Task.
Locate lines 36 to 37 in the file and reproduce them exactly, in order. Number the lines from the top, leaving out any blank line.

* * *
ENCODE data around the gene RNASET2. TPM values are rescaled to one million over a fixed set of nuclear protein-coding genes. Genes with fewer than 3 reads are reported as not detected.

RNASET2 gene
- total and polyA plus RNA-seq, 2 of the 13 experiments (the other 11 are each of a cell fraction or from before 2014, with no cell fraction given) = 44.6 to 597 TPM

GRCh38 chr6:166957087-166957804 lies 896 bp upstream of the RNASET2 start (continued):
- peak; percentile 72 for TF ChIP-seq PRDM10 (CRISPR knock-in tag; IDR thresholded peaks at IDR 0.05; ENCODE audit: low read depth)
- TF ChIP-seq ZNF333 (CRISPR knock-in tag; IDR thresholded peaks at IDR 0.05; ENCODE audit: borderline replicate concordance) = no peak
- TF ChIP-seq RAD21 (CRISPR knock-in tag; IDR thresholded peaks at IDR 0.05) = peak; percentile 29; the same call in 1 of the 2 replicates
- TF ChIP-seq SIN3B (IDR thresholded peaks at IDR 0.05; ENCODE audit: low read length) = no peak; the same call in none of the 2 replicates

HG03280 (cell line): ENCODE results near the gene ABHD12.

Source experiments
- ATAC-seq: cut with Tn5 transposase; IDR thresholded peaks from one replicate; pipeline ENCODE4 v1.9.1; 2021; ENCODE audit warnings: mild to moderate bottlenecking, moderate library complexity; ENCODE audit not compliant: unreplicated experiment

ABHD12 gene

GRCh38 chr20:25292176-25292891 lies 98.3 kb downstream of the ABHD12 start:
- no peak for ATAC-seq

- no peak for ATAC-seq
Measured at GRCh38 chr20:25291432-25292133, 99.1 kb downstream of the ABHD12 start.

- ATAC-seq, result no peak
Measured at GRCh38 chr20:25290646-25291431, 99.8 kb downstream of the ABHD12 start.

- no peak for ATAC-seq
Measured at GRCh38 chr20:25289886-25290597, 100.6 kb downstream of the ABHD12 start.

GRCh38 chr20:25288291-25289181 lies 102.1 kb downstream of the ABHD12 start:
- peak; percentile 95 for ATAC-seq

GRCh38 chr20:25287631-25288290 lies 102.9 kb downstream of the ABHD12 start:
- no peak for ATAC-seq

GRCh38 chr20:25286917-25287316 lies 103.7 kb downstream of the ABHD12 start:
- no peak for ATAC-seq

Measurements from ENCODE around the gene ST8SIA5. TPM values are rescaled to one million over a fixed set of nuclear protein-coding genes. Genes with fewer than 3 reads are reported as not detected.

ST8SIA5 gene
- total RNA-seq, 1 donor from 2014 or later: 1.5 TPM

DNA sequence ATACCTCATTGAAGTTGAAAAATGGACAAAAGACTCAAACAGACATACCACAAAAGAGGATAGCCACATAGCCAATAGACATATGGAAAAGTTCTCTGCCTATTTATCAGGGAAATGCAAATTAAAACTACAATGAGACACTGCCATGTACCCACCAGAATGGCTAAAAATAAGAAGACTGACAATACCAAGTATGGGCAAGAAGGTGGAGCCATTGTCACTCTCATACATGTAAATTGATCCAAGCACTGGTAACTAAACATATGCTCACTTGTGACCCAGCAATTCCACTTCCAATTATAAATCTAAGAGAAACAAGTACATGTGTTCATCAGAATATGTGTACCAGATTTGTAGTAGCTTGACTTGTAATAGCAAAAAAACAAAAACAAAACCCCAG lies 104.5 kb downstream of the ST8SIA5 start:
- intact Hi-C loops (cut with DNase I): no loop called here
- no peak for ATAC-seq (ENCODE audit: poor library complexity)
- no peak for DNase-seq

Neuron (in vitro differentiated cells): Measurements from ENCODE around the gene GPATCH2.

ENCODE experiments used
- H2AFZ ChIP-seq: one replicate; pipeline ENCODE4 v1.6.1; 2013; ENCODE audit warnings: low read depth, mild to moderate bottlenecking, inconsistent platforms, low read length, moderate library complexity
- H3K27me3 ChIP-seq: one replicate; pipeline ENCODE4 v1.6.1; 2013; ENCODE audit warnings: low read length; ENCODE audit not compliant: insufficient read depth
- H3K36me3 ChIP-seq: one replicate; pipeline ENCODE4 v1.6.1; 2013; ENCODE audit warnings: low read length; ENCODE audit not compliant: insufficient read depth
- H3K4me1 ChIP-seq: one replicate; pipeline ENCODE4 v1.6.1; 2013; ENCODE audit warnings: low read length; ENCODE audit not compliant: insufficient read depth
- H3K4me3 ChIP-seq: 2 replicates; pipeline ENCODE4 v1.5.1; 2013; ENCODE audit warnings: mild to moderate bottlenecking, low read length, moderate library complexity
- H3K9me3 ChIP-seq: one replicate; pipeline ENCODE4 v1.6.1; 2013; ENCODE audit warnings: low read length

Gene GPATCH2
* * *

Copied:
- H2AFZ ChIP-seq: one replicate; pipeline ENCODE4 v1.6.1; 2013; ENCODE audit warnings: low read depth, mild to moderate bottlenecking, inconsistent platforms, low read length, moderate library complexity
- H3K27me3 ChIP-seq: one replicate; pipeline ENCODE4 v1.6.1; 2013; ENCODE audit warnings: low read length; ENCODE audit not compliant: insufficient read depth